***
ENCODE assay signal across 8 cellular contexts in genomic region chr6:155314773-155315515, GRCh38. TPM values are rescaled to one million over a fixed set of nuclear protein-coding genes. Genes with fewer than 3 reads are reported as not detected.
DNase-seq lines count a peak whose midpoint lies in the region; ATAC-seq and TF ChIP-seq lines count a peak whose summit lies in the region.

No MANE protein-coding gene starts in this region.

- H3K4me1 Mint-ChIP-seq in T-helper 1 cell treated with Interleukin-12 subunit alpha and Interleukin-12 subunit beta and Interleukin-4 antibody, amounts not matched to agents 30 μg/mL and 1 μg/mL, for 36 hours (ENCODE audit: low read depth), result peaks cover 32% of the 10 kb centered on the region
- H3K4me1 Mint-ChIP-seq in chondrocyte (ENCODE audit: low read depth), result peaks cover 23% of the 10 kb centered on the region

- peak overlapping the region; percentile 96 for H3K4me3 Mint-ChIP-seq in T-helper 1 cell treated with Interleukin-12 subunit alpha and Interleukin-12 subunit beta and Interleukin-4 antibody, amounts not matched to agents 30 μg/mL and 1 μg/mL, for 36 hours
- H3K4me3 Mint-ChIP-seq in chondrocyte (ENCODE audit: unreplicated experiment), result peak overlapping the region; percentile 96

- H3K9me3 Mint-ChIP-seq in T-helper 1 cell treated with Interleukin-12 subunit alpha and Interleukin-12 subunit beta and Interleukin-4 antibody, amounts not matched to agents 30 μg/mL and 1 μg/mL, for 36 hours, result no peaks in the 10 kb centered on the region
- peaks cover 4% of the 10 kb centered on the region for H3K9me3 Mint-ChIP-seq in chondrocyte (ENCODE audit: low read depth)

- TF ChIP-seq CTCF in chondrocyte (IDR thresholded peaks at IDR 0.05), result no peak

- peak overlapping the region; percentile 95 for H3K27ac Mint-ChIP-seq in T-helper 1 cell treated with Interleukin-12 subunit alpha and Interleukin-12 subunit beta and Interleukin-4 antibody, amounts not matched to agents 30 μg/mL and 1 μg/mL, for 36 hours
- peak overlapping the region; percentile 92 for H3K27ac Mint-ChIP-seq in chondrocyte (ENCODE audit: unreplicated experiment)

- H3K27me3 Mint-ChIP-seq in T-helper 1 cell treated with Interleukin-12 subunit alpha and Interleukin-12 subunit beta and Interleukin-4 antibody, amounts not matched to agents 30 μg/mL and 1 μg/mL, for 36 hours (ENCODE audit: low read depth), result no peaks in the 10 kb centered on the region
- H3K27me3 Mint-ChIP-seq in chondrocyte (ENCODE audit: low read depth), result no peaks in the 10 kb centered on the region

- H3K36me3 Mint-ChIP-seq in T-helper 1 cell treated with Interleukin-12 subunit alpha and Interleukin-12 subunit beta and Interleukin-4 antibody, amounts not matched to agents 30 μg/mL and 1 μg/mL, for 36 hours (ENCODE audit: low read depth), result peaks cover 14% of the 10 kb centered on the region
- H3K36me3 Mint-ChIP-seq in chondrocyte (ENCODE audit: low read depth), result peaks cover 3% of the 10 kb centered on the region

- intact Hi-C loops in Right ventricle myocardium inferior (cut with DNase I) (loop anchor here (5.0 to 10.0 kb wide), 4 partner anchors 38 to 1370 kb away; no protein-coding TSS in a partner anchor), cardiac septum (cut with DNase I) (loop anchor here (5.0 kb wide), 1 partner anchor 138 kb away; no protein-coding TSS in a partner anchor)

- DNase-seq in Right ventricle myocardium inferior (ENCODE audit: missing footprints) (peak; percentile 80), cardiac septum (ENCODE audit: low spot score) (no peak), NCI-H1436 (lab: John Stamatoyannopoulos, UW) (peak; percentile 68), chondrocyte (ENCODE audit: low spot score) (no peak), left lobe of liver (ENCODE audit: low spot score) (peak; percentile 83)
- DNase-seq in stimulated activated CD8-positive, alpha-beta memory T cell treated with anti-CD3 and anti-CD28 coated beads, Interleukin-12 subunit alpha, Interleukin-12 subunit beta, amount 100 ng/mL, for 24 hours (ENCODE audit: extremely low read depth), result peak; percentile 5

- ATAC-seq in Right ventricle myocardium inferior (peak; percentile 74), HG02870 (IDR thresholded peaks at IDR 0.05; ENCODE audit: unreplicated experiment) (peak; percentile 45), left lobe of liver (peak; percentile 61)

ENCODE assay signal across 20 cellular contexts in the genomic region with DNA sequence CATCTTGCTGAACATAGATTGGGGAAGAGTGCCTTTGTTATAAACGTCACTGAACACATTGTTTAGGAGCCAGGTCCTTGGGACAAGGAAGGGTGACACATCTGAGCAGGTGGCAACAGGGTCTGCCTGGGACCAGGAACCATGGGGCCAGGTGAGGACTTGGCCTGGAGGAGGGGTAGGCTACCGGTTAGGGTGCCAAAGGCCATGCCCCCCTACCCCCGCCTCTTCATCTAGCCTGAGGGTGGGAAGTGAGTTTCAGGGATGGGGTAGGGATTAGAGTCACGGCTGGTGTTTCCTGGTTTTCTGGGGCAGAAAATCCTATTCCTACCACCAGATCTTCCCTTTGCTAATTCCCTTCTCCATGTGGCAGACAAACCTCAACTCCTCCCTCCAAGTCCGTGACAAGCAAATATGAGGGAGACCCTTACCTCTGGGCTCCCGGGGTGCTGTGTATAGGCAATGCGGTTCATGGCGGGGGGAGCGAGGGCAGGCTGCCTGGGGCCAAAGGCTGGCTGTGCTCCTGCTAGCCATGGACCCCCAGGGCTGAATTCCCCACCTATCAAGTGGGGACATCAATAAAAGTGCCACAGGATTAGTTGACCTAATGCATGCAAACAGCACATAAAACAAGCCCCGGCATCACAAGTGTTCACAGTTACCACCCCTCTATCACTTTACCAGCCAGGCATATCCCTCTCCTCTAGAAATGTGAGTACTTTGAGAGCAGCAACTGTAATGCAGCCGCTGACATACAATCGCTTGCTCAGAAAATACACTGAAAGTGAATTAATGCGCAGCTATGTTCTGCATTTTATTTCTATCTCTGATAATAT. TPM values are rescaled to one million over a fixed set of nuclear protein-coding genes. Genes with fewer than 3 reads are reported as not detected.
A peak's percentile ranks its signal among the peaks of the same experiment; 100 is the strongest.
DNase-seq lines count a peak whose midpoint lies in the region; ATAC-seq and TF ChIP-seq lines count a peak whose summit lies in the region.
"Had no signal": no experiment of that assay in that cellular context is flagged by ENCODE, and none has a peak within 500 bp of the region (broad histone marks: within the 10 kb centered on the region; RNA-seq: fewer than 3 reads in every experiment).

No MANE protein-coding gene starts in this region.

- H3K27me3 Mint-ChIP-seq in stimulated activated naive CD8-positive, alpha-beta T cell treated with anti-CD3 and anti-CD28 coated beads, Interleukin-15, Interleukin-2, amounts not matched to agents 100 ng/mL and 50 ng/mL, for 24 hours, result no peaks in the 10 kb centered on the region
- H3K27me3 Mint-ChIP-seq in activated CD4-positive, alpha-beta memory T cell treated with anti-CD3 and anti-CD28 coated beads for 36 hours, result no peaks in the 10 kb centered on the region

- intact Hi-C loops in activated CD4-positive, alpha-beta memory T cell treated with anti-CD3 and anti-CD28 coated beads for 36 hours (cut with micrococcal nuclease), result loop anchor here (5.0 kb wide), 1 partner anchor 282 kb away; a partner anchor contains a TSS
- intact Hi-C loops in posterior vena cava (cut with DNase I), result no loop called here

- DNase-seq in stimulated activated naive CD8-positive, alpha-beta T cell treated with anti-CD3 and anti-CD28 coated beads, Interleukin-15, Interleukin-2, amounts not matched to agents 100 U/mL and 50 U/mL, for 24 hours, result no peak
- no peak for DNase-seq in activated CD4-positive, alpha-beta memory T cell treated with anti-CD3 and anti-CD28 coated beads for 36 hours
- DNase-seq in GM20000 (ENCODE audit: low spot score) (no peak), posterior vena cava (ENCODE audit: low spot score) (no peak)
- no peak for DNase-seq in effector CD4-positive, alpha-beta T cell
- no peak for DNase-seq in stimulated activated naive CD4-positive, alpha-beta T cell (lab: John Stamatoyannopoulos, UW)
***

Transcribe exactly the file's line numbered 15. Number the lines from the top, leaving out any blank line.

- H3K36me3 Mint-ChIP-seq in T-helper 1 cell treated with Interleukin-12 subunit alpha and Interleukin-12 subunit beta and Interleukin-4 antibody, amounts not matched to agents 30 μg/mL and 1 μg/mL, for 36 hours (ENCODE audit: low read depth), result peaks cover 14% of the 10 kb centered on the region